Rota’s trio is a sophisticated work of chamber music, not only written with a deep understanding of each instrument’s potential but crafted as a true dialogue, as evident in the active exchange of ideas of the opening Allegro. If this sonata-form movement breathes the spirit of two earlier masters, Prokofiev and Brahms, it nevertheless illustrates a master composer at the top of his game. Rota’s melodic flair is equally well suited to the Andante which opens with a yearning theme in the clarinet and is quickly absorbed by the cello. Again, the spirit of Brahms, or at least that of mid-19th century Vienna, is in the air of this lush and inviting movement, suggesting that Rota regarded that time and place as the chamber music ideal. Rota’s invented tempo indication for his finale, Allegrissimo, suggests both a very fast clip and a humorous character, evident in the frivolousness and dash of the festive opening theme. What follows is as virtuosic as a three-ring circus, deftly moving into unexpected harmonic directions and captivating us with its joie de vivre. For all its quirkiness, we should not minimize the talented hand of its composer, whose staggering ability allowed him to dispatch chamber music of the highest level of sophistication, even if his bread was buttered by the more lucrative royalties of his film scores.


Astor Piazzolla – The Four Seasons of Buenos Aires, for violin, cello and piano (arr. by José Bragato)
ProMusica audiences are no strangers to the music of Argentinian tango master Astor Piazzolla, a consequence of our orchestra having performed several of his scores, as well as his violin concerto, The Four Seasons. In this afternoon’s version of this latter work, we hear a dazzling transcription by the Argentinian-born cellist and composer José Bragato. Of course, Piazzolla took his musical cue from Vivaldi’s original, yet this is much more than mere pastiche. Piazzolla, who trained with the famed French pedagogue Nadia Boulanger, imbues the four seasons of the year with truly novel, if Argentinian, inspiration.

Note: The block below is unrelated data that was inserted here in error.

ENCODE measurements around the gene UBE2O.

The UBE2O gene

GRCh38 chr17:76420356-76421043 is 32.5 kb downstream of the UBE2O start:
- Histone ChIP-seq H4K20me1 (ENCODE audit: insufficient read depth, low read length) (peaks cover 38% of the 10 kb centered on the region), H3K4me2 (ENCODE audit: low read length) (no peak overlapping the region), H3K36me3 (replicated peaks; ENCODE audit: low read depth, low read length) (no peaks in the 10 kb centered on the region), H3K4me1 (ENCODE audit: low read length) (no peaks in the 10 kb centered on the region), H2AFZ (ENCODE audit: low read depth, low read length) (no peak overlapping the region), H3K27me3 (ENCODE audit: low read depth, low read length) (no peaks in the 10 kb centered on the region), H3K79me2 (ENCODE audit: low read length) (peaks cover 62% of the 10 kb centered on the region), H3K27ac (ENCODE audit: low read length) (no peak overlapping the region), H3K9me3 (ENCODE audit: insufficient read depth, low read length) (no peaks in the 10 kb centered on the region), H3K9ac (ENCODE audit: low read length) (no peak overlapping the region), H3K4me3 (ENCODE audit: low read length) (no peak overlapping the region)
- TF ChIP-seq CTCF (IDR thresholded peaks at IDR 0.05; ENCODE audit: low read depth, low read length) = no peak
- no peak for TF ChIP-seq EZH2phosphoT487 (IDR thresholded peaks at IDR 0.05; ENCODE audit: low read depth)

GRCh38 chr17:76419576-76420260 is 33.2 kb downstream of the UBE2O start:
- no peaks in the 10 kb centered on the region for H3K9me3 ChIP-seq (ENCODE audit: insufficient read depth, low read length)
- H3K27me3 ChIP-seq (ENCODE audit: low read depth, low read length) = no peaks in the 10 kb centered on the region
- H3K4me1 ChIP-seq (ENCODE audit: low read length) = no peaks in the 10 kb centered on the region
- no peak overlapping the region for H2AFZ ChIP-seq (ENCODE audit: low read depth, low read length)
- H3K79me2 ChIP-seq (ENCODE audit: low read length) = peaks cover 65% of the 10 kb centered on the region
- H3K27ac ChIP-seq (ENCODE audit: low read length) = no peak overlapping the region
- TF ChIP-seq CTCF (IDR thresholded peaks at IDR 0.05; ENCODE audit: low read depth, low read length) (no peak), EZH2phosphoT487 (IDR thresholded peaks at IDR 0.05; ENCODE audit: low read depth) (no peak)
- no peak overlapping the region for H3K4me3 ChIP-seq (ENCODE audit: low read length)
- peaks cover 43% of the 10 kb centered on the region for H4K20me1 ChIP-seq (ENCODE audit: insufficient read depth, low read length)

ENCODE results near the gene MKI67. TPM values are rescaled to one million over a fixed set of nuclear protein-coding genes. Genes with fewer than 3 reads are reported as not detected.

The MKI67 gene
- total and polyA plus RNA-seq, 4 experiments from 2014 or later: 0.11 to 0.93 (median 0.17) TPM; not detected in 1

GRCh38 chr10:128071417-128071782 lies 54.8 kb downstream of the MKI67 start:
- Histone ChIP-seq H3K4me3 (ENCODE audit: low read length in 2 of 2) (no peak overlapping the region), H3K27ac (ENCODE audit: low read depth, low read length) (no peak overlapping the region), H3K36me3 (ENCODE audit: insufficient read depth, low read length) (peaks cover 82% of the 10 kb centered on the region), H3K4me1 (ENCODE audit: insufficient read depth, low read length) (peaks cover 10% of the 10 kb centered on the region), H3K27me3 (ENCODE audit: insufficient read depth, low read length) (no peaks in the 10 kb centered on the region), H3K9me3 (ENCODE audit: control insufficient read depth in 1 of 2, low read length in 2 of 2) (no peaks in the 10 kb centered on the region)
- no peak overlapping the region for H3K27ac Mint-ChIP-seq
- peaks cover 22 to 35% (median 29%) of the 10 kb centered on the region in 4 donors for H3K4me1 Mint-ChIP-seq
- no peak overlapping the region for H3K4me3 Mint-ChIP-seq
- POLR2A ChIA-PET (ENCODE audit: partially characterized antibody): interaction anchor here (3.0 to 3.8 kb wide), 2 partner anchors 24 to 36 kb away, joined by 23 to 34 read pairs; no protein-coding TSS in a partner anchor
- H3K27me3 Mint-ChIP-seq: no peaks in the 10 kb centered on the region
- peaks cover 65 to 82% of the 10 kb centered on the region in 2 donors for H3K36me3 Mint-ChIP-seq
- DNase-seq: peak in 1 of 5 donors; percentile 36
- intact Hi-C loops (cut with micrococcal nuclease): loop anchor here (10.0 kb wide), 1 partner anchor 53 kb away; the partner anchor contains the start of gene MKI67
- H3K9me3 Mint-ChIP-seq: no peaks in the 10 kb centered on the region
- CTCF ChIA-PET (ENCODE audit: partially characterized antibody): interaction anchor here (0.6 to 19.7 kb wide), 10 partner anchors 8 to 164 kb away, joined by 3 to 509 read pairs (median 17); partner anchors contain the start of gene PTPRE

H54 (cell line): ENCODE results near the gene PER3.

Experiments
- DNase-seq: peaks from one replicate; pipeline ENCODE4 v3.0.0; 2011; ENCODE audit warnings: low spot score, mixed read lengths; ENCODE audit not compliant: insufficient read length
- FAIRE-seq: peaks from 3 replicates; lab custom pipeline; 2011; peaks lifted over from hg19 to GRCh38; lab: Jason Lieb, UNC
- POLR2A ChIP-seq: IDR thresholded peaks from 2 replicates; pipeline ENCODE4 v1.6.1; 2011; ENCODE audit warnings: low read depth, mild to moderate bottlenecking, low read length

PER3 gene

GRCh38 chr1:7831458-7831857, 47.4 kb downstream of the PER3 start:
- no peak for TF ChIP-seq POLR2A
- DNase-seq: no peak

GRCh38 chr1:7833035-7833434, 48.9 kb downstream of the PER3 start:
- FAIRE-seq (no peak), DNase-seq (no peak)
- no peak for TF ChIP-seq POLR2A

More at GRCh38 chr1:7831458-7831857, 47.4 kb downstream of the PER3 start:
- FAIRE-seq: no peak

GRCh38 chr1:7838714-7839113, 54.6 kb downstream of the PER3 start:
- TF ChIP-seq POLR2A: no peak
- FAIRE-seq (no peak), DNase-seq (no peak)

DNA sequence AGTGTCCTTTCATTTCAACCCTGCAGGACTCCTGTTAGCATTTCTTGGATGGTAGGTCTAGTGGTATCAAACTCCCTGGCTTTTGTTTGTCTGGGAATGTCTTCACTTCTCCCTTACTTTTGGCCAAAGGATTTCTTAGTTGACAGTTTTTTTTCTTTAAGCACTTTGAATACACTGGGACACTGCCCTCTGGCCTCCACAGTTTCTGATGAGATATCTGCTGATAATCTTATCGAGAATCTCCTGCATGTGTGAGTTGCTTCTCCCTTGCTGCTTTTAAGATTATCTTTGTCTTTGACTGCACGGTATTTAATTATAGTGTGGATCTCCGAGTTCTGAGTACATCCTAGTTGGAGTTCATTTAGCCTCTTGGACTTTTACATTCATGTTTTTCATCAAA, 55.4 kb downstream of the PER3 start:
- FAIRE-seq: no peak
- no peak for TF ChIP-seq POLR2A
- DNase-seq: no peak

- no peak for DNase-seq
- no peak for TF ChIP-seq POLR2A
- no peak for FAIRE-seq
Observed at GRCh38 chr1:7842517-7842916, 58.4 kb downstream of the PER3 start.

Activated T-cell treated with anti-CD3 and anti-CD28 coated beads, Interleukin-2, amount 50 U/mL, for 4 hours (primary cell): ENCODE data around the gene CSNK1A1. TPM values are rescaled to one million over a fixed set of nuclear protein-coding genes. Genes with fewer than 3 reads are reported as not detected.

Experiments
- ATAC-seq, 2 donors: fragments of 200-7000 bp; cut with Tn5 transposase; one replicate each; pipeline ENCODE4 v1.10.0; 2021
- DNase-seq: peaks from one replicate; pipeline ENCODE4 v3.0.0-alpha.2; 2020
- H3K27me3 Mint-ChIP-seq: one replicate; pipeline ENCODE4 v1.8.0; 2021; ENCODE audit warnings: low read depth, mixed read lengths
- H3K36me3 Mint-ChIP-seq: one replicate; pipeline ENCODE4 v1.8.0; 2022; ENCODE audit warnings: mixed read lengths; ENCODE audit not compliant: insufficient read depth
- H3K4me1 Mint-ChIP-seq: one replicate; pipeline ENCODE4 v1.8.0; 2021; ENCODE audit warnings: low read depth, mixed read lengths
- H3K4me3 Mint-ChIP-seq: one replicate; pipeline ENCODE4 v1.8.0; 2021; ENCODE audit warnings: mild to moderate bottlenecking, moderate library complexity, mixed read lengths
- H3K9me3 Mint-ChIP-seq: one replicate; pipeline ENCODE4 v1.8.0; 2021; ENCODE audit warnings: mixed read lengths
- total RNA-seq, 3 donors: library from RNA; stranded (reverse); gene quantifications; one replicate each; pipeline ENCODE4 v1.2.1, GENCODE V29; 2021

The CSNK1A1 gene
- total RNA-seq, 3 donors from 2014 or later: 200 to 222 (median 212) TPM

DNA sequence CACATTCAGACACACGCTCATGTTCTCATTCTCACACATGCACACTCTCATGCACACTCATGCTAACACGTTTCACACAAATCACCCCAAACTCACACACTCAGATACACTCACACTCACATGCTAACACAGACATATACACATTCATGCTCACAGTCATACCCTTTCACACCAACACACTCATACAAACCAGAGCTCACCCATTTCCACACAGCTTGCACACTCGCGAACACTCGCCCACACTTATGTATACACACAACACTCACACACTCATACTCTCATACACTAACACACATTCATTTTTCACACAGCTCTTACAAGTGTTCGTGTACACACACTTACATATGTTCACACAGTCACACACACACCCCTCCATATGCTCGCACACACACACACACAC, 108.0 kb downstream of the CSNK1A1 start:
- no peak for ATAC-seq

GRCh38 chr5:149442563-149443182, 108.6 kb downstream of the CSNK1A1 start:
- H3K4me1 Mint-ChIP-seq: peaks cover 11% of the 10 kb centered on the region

Piazzolla was the consummate musician, a performer (he played the bandoneon, a concertina similar in nature to the accordion) who wrote for himself and the various ensembles with which he worked. Having trained with various tango orchestras, Piazzolla eventually formed his own ensembles, with whom he revolutionized this beloved Argentinian dance form. By infusing tango with new ideas, abandoning the traditional singer and incorporating jazz-inspired improvisation and an atmosphere of true chamber music, nueve tango was born.

The first movement, Primavera, is characterized by the driving, syncopated rhythms at its borders and a suave, lyrical central section. The shortest movement of the four, this opener provides an ideal introduction into the world of nuevo tango but each of the seasons is vintage Piazzolla, featuring suave melodies, energetic rhythms and Argentinean flair. Just as impressive as Piazzolla’s score is the new life breathed into the work by Bragato, the work’s arranger, in whose hands Piazzolla’s original gains new life and proves a natural fit for an ensemble of three.


Miguel Del Aguila (b. 1957) – Tango Trio, Op. 71 C, for violin, clarinet and piano
Del Aguila’s Tango Trio provides the perfect dessert to today’s four-course musical meal. Taking a page from Piazzolla’s playbook, the Uruguayan-born American composer shows in this tight four-minute work why he has earned international accolades and Grammy nominations. The single movement Tango Trio, which moves deftly through a variety of characters, drips with the sultry essence of tango, a perfect vehicle allowing each member of the ensemble a chance to take a spin in the limelight.

© Marc Moskovitz